As the old saying goes –and the ORA motto, in homage to it— we ‘learn to travel, and travel to learn.’ It’s very clear, reviewing all that has happened in Jowett Walk these past two weeks, how clear that is. Students have travelled— and they have learned. They have learned a great deal, on trips to museums, hands-on classes with experts, and even on the sporting pitch; but they have also learned a great deal about themselves.
As Christine Luscombe-Whyte, the Programme Director in Jowett Walk, observed during her speech at the Graduation Ceremony yesterday afternoon, there are many golden moments during a fortnight at ORA. Some of the best, though, occur when a student who doubted themselves instead finds, a week or even a few days into a session, that they are surrounded by friends and enthused by what they are learning. It’s no surprise that some arrive in Oxford a little apprehensive: they are entering one of the world’s great academic cities, steeped in history, and they are challenging themselves to think as perhaps never before. But yesterday, as awards were handed out at the ceremony, and as it dawned on students that they will soon be hugging each other goodbye, it was wholly apparent that they have all succeeded. They’ve travelled, and they’ve learned.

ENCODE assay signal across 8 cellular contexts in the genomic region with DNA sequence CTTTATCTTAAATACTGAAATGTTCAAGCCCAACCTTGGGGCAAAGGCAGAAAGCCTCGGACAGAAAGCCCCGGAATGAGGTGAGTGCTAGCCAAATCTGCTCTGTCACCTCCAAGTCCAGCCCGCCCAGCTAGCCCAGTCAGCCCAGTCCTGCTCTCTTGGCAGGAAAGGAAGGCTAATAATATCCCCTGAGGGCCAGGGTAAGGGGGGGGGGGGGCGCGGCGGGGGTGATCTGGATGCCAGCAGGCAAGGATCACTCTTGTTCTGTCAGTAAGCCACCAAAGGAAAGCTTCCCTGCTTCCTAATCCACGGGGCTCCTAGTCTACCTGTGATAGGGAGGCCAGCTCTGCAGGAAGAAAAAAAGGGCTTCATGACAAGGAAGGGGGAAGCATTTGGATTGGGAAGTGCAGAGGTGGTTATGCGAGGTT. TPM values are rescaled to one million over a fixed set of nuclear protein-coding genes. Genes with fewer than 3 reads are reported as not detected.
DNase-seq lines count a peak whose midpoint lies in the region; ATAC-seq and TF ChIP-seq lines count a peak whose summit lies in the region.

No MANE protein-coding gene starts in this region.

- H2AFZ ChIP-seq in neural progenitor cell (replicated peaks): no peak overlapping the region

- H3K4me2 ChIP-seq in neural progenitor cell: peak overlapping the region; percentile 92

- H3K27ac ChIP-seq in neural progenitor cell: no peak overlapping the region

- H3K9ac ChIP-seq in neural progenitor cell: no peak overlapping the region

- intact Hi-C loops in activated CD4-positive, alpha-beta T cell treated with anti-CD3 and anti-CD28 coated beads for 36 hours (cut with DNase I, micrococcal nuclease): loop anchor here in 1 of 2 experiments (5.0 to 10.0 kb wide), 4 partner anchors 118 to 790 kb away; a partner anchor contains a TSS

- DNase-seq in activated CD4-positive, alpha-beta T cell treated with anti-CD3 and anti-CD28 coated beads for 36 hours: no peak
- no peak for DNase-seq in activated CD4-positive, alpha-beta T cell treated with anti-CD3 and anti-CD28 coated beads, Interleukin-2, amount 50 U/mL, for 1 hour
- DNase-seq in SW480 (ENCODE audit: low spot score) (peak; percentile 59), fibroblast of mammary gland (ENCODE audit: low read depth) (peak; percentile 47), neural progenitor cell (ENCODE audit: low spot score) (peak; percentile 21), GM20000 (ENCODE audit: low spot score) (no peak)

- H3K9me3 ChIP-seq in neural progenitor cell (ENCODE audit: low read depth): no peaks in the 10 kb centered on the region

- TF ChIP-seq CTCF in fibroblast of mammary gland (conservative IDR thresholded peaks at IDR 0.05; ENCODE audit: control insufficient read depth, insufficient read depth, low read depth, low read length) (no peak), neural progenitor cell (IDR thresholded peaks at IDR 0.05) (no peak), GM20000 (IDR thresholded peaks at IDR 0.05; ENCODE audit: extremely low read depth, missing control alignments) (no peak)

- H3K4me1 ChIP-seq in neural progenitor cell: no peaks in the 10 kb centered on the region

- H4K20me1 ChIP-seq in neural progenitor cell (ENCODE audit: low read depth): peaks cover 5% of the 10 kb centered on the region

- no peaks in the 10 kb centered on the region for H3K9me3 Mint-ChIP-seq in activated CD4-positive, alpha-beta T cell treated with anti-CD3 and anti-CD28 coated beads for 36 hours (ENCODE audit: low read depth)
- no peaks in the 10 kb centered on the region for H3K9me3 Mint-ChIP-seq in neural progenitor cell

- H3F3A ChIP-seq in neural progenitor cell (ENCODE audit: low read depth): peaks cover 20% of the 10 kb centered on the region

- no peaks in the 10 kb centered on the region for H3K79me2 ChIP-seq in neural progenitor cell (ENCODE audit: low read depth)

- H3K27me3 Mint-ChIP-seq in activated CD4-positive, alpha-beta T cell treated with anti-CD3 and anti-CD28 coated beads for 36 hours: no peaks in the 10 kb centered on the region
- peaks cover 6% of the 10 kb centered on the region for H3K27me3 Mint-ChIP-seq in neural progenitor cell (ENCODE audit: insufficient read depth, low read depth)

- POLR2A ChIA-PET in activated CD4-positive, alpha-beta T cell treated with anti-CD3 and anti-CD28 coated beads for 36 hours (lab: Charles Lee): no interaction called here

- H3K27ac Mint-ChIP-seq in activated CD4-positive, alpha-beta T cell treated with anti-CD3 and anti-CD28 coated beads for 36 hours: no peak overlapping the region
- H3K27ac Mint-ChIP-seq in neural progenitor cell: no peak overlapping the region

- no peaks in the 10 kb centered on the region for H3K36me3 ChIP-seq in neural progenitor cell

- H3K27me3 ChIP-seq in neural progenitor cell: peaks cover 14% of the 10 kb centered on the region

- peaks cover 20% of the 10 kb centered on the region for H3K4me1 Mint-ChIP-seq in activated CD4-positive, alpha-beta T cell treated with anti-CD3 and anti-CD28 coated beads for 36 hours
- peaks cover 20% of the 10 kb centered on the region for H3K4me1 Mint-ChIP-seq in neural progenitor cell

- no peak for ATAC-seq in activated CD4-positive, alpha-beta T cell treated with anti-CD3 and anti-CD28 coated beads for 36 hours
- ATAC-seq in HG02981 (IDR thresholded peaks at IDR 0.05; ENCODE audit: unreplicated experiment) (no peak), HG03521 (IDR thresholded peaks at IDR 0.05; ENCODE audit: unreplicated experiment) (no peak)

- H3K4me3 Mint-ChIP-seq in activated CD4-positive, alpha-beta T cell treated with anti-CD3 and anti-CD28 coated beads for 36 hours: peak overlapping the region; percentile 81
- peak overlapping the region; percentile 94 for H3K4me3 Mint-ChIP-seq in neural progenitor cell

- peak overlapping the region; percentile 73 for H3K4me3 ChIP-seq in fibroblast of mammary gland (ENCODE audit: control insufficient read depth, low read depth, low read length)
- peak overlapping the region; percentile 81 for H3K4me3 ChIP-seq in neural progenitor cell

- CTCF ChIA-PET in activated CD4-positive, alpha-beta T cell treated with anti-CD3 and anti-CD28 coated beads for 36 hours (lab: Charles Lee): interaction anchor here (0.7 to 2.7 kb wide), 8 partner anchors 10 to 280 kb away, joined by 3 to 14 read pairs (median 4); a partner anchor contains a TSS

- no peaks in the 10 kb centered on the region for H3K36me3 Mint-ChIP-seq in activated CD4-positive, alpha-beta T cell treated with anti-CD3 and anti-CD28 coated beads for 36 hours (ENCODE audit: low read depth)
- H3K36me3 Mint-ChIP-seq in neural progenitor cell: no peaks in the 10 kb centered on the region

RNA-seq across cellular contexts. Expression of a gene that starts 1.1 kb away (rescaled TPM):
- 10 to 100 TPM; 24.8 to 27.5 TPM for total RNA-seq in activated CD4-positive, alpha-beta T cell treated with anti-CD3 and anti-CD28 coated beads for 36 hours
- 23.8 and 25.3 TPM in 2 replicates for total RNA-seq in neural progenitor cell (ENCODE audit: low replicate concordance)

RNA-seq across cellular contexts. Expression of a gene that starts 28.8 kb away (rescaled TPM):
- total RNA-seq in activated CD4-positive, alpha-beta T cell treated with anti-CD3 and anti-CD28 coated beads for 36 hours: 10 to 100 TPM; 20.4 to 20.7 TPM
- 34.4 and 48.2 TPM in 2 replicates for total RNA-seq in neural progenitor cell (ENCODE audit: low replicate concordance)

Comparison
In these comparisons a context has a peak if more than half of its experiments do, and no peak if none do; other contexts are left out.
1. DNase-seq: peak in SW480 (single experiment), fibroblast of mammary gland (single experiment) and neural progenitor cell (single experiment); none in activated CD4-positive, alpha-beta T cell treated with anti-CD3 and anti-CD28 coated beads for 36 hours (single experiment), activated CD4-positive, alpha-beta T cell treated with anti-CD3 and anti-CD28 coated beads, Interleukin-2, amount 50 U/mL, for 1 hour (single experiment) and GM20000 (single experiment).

In the evening, with the ceremony and its inspirational speeches still lingering in conversation, there was the final party: a Narnia-themed extravaganza in St Peter’s College. Counsellors were dressed up as knights of Cair Paravel, there were ample photo opportunities among the props –models of deer and snow-covered fir trees were particularly popular—and the traditional painted boards, which when students put faces behind their holes had them transformed into the faun Mr Tumnus, or the young girl Lucy Pevensie. The party was a wonderful success. There was more food and drink than the students could possibly eat, even determined to do justice to it as they were; there were games and challenges in which to take part, including one fiendishly difficult balancing test— but best of all, there was the dance floor. The students in Jowett have become incredibly close to each other over the past fortnight, and some friendships have been forged which will surely last for years. To be able to dance the night away was absolutely delightful.
When the time came for the curfew to be announced, and for students to swap their dancing shoes for slippers, there was understandably some sadness. Tomorrow, everybody will disperse, to reminisce about nights spent chatting and dancing and days spent exploring and playing. We wish all of our students everything that they could hope for— and for ourselves, we hope to see them all again next year.